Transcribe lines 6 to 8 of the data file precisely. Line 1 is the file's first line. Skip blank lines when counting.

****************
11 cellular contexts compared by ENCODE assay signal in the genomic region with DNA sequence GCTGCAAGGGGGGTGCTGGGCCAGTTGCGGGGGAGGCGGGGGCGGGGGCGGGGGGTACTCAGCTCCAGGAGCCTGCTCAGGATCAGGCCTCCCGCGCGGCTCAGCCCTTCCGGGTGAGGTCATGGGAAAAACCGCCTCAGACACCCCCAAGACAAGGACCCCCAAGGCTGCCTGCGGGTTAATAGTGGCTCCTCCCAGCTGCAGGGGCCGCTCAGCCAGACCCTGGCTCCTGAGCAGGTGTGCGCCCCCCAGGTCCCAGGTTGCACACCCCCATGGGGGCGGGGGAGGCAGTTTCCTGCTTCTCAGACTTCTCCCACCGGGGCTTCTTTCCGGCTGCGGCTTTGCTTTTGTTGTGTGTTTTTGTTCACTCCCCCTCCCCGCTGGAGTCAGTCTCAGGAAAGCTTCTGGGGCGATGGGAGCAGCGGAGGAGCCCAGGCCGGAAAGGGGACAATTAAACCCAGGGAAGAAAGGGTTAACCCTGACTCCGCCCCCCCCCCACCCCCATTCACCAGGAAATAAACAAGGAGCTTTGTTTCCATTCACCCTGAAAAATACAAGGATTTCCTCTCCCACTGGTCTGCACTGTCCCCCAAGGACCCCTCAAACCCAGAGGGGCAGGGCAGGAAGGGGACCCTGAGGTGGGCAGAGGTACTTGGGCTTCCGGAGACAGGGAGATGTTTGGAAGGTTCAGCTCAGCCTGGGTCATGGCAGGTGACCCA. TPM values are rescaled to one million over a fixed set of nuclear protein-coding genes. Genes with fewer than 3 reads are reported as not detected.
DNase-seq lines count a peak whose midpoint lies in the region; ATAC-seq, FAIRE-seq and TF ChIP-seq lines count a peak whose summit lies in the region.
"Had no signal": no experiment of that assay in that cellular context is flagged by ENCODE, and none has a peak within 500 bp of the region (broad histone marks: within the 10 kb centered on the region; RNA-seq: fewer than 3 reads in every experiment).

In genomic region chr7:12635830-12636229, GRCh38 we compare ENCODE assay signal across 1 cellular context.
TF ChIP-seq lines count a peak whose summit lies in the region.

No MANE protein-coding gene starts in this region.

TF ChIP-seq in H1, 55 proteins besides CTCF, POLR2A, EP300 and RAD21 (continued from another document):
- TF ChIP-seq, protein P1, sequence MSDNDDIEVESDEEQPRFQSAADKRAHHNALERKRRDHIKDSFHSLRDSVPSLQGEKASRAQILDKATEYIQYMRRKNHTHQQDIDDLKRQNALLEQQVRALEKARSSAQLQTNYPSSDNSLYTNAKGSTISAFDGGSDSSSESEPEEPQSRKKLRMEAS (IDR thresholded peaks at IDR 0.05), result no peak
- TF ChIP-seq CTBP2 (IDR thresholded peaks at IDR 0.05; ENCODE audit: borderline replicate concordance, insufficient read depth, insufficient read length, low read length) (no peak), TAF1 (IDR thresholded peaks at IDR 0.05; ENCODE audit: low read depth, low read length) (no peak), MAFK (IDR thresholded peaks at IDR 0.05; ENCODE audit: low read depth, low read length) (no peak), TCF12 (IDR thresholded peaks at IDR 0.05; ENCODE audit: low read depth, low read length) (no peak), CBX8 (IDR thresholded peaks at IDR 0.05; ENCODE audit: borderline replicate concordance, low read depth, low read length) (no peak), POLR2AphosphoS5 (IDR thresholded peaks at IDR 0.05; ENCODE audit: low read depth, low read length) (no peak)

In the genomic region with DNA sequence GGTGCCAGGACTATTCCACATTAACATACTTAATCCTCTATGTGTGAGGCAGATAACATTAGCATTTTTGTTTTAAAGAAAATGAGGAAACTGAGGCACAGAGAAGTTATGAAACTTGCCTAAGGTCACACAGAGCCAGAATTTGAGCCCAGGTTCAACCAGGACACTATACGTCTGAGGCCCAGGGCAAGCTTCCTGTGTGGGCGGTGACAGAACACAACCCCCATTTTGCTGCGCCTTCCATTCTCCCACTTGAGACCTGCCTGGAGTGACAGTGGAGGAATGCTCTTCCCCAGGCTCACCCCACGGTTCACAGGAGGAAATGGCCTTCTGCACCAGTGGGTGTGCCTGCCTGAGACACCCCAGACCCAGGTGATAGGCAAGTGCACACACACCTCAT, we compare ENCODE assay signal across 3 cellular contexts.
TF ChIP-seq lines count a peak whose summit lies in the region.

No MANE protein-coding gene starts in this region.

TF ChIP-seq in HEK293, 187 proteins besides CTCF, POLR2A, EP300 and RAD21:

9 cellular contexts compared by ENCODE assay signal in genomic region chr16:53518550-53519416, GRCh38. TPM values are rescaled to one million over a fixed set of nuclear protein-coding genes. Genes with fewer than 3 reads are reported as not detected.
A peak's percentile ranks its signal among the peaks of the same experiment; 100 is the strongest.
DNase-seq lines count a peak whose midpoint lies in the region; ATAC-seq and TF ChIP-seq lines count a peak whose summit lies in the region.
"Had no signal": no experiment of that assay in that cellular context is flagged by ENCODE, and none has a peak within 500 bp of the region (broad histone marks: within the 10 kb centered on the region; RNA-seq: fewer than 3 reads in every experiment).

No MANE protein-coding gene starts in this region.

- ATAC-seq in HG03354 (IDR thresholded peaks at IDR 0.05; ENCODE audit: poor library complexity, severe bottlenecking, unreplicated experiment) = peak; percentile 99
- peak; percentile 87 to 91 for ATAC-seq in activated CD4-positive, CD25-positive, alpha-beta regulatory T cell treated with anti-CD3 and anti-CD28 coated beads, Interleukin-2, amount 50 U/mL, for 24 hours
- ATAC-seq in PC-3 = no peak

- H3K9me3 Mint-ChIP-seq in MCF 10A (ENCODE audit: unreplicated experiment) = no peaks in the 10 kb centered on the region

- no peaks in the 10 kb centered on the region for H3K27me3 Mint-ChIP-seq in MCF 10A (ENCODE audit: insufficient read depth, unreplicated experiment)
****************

No MANE protein-coding gene starts in this region.

TF ChIP-seq in H1, 55 proteins besides CTCF, POLR2A, EP300 and RAD21 (continued from another document):
- TF ChIP-seq, protein P1, sequence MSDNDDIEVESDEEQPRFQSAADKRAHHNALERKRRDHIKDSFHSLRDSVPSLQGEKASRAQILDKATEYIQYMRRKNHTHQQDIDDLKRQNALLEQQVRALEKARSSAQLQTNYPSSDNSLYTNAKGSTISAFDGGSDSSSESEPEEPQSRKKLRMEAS (IDR thresholded peaks at IDR 0.05), result no peak